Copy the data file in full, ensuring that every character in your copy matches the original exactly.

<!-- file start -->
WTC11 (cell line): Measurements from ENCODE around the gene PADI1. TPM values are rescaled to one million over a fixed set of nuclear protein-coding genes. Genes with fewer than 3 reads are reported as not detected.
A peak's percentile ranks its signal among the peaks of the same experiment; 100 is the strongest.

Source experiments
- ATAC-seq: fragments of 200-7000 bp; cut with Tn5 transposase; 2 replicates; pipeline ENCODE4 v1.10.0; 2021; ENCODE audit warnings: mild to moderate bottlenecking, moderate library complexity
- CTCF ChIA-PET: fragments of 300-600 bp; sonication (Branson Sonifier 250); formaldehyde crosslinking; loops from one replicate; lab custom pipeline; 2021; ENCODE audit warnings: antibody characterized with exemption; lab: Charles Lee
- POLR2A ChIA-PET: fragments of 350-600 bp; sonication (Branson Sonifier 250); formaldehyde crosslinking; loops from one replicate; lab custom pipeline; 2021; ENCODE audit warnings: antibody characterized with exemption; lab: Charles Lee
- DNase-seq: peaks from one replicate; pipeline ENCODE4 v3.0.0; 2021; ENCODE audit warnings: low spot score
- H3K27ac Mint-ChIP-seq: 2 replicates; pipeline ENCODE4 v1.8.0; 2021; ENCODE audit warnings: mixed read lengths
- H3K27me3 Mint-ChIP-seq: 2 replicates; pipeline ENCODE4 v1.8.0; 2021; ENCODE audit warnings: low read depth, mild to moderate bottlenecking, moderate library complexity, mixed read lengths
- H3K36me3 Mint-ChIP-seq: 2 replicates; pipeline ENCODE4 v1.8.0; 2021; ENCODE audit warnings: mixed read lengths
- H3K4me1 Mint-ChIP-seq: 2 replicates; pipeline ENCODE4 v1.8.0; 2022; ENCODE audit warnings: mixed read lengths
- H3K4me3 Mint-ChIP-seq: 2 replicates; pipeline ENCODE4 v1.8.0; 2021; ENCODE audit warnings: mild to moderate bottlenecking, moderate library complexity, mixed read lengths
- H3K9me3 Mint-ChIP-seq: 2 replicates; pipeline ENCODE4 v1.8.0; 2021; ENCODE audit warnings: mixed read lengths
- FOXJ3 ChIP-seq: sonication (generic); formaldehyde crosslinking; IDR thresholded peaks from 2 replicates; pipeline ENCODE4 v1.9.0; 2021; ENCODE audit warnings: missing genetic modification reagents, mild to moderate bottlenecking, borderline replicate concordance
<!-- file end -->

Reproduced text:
WTC11 (cell line): Measurements from ENCODE around the gene PADI1. TPM values are rescaled to one million over a fixed set of nuclear protein-coding genes. Genes with fewer than 3 reads are reported as not detected.
A peak's percentile ranks its signal among the peaks of the same experiment; 100 is the strongest.

Source experiments
- ATAC-seq: fragments of 200-7000 bp; cut with Tn5 transposase; 2 replicates; pipeline ENCODE4 v1.10.0; 2021; ENCODE audit warnings: mild to moderate bottlenecking, moderate library complexity
- CTCF ChIA-PET: fragments of 300-600 bp; sonication (Branson Sonifier 250); formaldehyde crosslinking; loops from one replicate; lab custom pipeline; 2021; ENCODE audit warnings: antibody characterized with exemption; lab: Charles Lee
- POLR2A ChIA-PET: fragments of 350-600 bp; sonication (Branson Sonifier 250); formaldehyde crosslinking; loops from one replicate; lab custom pipeline; 2021; ENCODE audit warnings: antibody characterized with exemption; lab: Charles Lee
- DNase-seq: peaks from one replicate; pipeline ENCODE4 v3.0.0; 2021; ENCODE audit warnings: low spot score
- H3K27ac Mint-ChIP-seq: 2 replicates; pipeline ENCODE4 v1.8.0; 2021; ENCODE audit warnings: mixed read lengths
- H3K27me3 Mint-ChIP-seq: 2 replicates; pipeline ENCODE4 v1.8.0; 2021; ENCODE audit warnings: low read depth, mild to moderate bottlenecking, moderate library complexity, mixed read lengths
- H3K36me3 Mint-ChIP-seq: 2 replicates; pipeline ENCODE4 v1.8.0; 2021; ENCODE audit warnings: mixed read lengths
- H3K4me1 Mint-ChIP-seq: 2 replicates; pipeline ENCODE4 v1.8.0; 2022; ENCODE audit warnings: mixed read lengths
- H3K4me3 Mint-ChIP-seq: 2 replicates; pipeline ENCODE4 v1.8.0; 2021; ENCODE audit warnings: mild to moderate bottlenecking, moderate library complexity, mixed read lengths
- H3K9me3 Mint-ChIP-seq: 2 replicates; pipeline ENCODE4 v1.8.0; 2021; ENCODE audit warnings: mixed read lengths
- FOXJ3 ChIP-seq: sonication (generic); formaldehyde crosslinking; IDR thresholded peaks from 2 replicates; pipeline ENCODE4 v1.9.0; 2021; ENCODE audit warnings: missing genetic modification reagents, mild to moderate bottlenecking, borderline replicate concordance